Terms like 'eco-tourism' and 'green tourism' were introduced long ago. But 'responsible tourism' is a relatively new term. When businesses understood that eco-tourism was a flawed term as it only focused on 'nature-based' tourism, the term 'responsible tourism' came into existence. As modernization continues to expand, tourism groups in the Indian subcontinent are making genuine efforts to preserve their indigenous culture. Whether you're travelling to India, Nepal, Bhutan, Bangladesh or Sri Lanka, you'll often notice the many practices of responsible tourism in action.
As a discerning traveller, you should gain a crystal-clear understanding of what responsible tourism means and how you can contribute to this cause so that the Indian subcontinent becomes a better place to visit, and to live in.
What is Responsible Tourism?
Responsible tourism refers to the management of tourism in a way that maximizes the economic, social and environmental benefits. It is, therefore, aimed at generating greater economic benefits for local people, improving the welfare of the host communities while creating better working conditions and access to the industry. Travel operators, hotel businesses, governments and locals all work in close collaboration so as to achieve success with the cause of responsible tourism and make a real difference both now and for the time to come.
Responsible tourism applies to all types of holidays or tourism. The best part about upholding the principles of responsible tourism is that it helps local people maintain the fragile cultures, environment and species.
The key aims of responsible tourism include -
Environment: First and foremost, it focuses on reducing the environmental footprints left by tourists. Less water and less energy should be used. Manufacturing and distribution of products should be more eco-efficient.
Social: This is what sets responsible tourism apart. For an effective development of sustainable tourism, it's crucial to give local communities their right to participate in the decision-making process.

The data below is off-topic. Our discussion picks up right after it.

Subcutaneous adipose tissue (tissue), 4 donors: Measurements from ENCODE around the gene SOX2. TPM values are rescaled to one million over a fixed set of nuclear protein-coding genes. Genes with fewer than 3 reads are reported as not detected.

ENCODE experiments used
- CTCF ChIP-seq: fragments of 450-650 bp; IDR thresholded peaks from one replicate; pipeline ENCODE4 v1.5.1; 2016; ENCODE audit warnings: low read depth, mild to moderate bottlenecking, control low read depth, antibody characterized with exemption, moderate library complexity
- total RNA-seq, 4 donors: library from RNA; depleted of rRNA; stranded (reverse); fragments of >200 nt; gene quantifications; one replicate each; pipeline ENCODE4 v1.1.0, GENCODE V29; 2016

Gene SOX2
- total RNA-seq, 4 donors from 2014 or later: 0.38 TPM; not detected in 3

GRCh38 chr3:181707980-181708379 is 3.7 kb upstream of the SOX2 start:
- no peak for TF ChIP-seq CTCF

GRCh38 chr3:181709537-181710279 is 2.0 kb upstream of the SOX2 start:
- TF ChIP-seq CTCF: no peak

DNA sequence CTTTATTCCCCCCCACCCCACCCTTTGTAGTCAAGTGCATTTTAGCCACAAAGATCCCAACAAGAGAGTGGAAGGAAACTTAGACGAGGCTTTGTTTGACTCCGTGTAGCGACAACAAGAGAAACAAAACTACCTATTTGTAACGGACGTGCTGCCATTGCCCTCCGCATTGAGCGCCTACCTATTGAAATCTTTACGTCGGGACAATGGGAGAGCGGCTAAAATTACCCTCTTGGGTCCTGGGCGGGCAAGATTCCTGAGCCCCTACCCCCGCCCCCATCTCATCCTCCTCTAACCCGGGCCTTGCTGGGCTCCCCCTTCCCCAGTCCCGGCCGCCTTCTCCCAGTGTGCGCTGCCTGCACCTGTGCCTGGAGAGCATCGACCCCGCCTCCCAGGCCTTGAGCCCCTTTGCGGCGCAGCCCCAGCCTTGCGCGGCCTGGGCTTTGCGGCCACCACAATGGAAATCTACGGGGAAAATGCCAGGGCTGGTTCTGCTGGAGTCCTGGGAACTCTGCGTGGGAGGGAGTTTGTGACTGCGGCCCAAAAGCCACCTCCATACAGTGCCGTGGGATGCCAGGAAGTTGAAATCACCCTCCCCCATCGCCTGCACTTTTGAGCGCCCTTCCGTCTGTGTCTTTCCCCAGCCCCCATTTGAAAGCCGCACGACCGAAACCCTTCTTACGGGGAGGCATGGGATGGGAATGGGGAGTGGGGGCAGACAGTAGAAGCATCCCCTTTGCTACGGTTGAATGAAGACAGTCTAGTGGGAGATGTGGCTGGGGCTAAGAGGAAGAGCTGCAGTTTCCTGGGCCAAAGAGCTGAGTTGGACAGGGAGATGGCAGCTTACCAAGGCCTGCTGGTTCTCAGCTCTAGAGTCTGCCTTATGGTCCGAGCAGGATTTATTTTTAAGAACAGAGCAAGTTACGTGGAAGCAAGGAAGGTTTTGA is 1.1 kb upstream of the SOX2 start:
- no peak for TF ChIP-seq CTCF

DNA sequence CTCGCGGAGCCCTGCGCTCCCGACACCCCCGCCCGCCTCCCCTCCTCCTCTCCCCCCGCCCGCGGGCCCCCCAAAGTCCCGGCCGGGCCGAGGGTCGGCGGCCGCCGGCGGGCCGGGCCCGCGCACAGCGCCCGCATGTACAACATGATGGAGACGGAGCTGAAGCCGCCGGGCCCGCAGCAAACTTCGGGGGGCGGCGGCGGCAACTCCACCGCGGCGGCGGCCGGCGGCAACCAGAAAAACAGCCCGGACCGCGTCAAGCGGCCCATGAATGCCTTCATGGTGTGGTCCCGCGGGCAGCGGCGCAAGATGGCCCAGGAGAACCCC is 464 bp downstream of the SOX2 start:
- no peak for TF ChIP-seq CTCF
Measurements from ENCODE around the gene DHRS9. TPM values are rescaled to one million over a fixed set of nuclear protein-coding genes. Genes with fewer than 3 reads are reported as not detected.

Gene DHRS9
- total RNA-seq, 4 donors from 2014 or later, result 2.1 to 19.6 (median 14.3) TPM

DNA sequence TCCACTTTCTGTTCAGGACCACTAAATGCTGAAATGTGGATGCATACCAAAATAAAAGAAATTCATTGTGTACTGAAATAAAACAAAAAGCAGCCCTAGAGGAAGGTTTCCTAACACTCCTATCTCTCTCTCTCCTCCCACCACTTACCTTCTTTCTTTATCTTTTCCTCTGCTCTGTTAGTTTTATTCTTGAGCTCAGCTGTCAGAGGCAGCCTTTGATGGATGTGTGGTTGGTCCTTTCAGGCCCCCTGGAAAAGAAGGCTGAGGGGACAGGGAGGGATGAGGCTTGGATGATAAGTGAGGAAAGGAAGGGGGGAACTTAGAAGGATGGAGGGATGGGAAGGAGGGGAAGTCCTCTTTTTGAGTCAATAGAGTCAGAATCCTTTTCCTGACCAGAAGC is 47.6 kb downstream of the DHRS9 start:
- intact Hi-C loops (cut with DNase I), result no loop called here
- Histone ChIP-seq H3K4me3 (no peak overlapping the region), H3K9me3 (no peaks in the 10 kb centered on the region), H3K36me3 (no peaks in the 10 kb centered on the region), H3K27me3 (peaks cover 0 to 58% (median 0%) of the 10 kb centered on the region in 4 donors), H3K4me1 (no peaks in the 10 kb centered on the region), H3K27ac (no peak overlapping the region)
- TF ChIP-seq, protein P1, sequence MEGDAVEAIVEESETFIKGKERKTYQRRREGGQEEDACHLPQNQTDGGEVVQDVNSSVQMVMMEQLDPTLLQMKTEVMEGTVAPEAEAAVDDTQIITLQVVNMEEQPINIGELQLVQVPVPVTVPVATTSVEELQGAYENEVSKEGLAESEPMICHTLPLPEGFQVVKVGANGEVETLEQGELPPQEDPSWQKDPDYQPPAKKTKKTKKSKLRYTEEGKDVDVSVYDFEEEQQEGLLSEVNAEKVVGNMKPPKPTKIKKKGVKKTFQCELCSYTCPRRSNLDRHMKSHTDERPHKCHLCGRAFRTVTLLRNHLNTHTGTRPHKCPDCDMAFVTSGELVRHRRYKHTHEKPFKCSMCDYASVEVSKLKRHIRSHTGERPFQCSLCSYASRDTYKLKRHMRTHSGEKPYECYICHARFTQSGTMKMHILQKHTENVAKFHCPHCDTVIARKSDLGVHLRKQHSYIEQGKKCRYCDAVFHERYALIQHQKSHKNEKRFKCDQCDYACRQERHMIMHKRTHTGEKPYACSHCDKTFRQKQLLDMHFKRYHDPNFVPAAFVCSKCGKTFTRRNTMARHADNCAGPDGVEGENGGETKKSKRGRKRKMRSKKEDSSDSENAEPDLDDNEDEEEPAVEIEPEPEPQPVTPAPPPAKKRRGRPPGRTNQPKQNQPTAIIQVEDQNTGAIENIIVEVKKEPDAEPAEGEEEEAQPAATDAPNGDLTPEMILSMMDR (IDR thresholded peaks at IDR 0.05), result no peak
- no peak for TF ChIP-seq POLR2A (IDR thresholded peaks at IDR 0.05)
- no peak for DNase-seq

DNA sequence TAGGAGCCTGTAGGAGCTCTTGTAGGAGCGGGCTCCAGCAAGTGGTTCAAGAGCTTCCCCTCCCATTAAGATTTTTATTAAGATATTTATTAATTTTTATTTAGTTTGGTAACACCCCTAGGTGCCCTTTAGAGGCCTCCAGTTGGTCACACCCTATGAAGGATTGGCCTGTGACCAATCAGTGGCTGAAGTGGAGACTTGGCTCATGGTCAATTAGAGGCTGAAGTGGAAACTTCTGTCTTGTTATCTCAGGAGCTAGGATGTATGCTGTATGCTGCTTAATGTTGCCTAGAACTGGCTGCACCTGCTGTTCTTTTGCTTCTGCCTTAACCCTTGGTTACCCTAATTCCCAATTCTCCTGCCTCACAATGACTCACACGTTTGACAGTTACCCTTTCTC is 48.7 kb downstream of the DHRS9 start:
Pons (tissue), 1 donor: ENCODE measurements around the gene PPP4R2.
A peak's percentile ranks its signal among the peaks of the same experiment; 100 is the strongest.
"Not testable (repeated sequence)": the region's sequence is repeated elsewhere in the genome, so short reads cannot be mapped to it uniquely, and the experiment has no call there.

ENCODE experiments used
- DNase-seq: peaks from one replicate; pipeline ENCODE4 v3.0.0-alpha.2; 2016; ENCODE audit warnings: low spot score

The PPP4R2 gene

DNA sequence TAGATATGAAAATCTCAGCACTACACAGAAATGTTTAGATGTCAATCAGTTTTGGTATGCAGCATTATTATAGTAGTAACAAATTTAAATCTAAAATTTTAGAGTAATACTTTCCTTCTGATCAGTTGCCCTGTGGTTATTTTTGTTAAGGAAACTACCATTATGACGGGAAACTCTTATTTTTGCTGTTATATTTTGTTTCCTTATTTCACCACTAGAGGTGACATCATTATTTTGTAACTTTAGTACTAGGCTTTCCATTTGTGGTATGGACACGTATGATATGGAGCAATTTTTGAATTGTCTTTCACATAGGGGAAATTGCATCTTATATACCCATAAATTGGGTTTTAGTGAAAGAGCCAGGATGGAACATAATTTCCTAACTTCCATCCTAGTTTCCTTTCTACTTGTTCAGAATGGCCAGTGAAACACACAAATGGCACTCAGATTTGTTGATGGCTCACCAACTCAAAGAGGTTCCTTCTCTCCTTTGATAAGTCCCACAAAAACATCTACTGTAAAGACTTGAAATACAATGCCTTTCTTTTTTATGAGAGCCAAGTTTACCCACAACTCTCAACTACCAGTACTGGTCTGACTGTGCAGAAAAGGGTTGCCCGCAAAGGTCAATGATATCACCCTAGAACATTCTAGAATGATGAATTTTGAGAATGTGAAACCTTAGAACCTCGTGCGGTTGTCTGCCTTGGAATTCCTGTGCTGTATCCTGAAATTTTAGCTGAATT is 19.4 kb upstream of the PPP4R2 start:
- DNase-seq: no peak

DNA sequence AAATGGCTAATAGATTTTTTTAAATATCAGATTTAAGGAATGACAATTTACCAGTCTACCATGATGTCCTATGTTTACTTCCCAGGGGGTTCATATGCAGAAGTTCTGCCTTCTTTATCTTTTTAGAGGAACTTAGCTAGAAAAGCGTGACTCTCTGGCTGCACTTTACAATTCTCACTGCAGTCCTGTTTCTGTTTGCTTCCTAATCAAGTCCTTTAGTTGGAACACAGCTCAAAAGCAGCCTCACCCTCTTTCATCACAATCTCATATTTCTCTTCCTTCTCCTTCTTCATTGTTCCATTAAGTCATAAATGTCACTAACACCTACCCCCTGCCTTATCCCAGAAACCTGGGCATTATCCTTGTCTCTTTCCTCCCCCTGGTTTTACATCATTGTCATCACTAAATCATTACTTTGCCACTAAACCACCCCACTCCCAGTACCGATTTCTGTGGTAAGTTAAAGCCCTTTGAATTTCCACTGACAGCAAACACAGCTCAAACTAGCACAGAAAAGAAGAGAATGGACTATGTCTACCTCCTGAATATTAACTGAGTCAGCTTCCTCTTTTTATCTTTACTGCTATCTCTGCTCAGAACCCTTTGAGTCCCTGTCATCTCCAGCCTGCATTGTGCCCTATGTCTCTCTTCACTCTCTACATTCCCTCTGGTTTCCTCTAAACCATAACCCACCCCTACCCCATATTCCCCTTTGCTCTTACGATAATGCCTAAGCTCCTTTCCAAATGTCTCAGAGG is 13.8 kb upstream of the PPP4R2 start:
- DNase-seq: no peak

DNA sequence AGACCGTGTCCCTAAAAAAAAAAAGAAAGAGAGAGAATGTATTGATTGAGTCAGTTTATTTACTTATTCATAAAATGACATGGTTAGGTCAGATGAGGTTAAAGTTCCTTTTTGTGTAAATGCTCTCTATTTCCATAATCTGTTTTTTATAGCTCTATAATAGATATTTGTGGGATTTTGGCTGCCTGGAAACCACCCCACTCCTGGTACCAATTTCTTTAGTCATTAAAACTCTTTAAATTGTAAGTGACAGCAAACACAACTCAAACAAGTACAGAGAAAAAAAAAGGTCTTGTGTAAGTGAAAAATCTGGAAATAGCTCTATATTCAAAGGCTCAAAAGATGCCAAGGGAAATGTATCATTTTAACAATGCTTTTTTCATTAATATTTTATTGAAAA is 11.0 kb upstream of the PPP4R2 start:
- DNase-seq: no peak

Culture: Most part of the countries of the Indian subcontinent is still rural and untouched. Responsible tourism pays serious attention to the preservation of local culture, customs and traditions. It aims to create an awareness about the importance of the local culture among travellers and businesses.
Economy: One of the main purposes of responsible or sustainable tourism is to maximize economic benefits for local people and the hosting communities. By helping local communities improve their well-being, tourism can be developed effectively in India or outside .
Our Commitment to Responsible Tourism
Responsible tourism is our guiding principle. At Max Holidays, we take good care of both the travel destinations and the local culture. We strongly believe that our trips bring numerous benefits to the local people for economic growth. To contribute towards responsible tourism, we have partnered with local suppliers. With the help of these hand-picked local suppliers, we don't just provide you with an enriching travel experience, but also improve the well-being of local/host communities.
Meeting with locals is something that can easily become one of the most valued memories for travellers. This is exactly the reason behind our long list of repeat travellers. Regardless of where you wish to travel, we make sure that you spend some good time with the local people of a place.
Whether it's our staff, travel guides, suppliers or anybody you travel with, we keep on educating them about the significance of responsible tourism and how to minimize the negative environmental impacts.
Max Holidays is actively involved in multiple community-based projects and social awareness programmes around the entire Indian subcontinent. Just like we encourage travellers to give back to the communities, we also ensure that we give back in as many ways as possible. Apart from distributing leftover foods among the needy locals, we also practice purchasing products that are locally made or grown. We also recycle in those travel destinations wherever it's possible.
When we take you to ecologically and culturally sensitive travel destinations, we ensure that the size of the group is very small. By tying up with local suppliers, employing local guides and staying in small-scale accommodation, we ensure that the local communities are economically benefited.
How You Can Support the Cause (and Be a Responsible Tourist)